One of the guys doing a lot of powerful work is Chiwetel Ejiofor, who plays Northup. He was a free man that worked as a violinist and lived with his wife and children in New York. Even though he was a legal resident in a northern state that didn't take too kindly to slavery, he was tricked by two men who drugged and kidnapped him. This debacle ended with Northup being locked up and sold into slavery.

We see Northup manage many different situations over the course of the movie. He's first the happy faced doting husband who is a free man in New York. He is able to perform regular tasks, like go into a shop and buy his wife a new piece of luggage, just like a regular human being.  These everyday simplicities are the little freedoms that Northup reflects back on during real moments of fear, especially on nights after dealing with his monstrous owner, Mr. Epps (played chillingly well by Michael Fassbender). No matter the emotion needed, Ejiofor is completely compelling in each and every scene. It's all in his eyes.

By his side for many of the most heartbreaking moments, is fellow slave Patsey, played by Best Supporting Actress winner Lupita Nyong'o. Patsey is a lovely, hardworking young woman, who literally spends all her time on screen getting treated horribly. Unlike Northup, we never see any scene where Patsey looks back on her once glamorous life. More than likely, she has lived as a slave her entire life, and has no recollection of a better time. We do see Patsey have one moment of solace and "fun" as she peacefully sits in the grass humming a little song while crafting dolls out of corn husks.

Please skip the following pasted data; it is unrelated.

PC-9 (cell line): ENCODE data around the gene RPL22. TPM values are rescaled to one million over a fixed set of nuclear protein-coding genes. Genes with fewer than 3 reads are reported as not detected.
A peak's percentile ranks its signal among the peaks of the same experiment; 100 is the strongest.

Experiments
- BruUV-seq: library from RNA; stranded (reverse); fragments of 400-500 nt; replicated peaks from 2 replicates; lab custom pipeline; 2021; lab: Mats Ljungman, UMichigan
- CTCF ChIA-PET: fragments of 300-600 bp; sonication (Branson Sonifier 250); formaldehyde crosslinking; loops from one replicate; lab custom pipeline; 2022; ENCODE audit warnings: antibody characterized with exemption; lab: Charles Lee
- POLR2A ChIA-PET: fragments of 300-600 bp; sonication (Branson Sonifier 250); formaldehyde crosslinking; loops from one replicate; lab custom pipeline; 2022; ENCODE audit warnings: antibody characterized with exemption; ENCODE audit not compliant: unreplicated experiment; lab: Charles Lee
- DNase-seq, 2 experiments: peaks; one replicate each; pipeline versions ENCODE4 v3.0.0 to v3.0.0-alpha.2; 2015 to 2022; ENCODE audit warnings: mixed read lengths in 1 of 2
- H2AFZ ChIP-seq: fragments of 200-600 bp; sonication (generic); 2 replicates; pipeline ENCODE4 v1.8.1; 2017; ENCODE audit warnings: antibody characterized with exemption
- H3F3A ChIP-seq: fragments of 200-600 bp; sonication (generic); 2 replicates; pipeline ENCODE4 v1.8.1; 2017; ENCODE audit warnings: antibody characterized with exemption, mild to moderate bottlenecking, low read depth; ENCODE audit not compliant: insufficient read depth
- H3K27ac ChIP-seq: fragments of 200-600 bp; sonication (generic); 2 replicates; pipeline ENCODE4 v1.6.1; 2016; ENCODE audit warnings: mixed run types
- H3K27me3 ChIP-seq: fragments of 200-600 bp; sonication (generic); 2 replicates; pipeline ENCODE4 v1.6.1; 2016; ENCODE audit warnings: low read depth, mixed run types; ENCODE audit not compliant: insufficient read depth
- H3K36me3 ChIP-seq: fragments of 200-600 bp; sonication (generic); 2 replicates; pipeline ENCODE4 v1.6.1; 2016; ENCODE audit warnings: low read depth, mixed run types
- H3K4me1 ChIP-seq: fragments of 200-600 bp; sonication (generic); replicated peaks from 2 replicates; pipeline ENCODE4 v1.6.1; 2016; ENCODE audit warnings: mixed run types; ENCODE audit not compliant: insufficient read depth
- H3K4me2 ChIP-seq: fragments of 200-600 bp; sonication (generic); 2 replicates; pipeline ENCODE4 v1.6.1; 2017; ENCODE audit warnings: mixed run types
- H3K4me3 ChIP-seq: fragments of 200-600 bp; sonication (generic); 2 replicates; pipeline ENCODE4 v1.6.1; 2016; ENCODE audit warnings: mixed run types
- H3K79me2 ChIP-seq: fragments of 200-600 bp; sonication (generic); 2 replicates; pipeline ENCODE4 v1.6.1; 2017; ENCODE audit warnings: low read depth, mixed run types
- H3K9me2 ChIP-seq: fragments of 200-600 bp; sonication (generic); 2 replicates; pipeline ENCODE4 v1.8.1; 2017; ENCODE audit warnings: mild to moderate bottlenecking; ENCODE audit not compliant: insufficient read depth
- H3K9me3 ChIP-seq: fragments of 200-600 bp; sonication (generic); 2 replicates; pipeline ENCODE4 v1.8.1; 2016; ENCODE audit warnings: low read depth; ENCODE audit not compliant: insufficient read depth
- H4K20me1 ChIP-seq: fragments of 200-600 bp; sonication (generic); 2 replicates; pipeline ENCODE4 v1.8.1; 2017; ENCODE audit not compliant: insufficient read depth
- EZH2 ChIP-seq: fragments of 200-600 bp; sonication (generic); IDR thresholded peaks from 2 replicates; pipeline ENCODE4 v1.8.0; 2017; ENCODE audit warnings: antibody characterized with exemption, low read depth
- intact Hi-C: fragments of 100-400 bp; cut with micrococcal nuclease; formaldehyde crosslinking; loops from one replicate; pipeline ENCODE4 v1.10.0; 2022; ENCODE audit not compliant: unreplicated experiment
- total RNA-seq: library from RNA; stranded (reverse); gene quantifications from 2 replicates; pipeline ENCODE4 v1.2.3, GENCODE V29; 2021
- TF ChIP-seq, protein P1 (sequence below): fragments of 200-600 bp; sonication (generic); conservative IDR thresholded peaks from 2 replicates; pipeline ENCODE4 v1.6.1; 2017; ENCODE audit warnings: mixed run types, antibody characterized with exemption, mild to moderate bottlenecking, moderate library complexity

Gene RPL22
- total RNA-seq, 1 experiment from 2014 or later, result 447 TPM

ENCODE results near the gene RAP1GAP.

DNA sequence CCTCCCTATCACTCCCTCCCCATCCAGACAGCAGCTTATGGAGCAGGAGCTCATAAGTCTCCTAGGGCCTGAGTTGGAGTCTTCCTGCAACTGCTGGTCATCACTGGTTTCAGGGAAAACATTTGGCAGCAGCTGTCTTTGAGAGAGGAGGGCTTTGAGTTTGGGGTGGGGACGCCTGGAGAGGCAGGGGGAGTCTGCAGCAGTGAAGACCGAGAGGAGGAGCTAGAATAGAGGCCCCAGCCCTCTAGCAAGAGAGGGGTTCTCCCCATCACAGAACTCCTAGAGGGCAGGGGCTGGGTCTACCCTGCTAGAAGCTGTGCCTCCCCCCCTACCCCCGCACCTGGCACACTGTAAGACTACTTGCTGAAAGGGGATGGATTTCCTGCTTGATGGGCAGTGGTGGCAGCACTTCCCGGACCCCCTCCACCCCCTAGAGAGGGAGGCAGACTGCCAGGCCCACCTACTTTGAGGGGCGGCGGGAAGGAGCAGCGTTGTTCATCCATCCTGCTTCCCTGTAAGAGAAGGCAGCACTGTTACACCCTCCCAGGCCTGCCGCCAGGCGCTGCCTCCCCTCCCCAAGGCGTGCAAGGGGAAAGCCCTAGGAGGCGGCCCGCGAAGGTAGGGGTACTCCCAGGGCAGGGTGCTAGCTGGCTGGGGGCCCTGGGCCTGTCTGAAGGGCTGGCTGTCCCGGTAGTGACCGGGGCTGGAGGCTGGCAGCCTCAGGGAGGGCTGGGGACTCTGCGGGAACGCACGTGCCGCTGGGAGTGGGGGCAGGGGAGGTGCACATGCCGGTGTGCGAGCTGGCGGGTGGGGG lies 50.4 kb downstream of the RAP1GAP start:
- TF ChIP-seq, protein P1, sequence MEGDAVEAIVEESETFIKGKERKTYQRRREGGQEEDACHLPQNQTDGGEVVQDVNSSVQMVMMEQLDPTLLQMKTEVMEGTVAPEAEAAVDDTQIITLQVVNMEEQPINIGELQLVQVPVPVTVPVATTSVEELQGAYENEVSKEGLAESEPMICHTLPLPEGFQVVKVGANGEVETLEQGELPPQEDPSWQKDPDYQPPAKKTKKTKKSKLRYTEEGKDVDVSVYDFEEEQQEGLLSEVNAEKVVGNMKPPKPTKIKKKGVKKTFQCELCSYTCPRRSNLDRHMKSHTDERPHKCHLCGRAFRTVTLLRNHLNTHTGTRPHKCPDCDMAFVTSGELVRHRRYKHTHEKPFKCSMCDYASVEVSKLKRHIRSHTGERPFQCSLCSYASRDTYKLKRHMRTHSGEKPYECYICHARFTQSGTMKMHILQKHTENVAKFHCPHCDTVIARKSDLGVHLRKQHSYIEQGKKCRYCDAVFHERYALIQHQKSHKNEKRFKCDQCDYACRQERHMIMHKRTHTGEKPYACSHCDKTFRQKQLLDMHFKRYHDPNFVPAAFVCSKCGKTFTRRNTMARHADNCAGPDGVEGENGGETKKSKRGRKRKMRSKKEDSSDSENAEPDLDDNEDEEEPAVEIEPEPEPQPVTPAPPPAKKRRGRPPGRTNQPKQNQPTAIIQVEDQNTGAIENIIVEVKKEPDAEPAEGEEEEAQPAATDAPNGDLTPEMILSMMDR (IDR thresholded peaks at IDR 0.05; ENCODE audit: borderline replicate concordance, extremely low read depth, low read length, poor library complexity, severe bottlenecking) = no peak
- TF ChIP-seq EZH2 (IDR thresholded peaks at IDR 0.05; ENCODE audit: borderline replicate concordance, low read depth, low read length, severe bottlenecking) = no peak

Then there are the beatings. It would be difficult to get many chilling images from this movie out of your head,  but none more than an extended sequence of Patsey being whipped. It is brutality to the utmost degree.

To really hold the impact of such terror, McQueen holds the camera close on Nyongo's face for much of the scene. Blood is splashing from her back as true agony is expelled from her lungs. The true rawness in moments like these are when it is impossible to not get completely overcome just thinking about the people who really had to live through this.  Nyong'o had to go to work and act like she was being inflicted by the most unimaginable pain. Just the idea of how difficult that would be to pull off is why actors can be truly extraordinary. Nyong'o definitely falls under the umbrella of that word's meaning.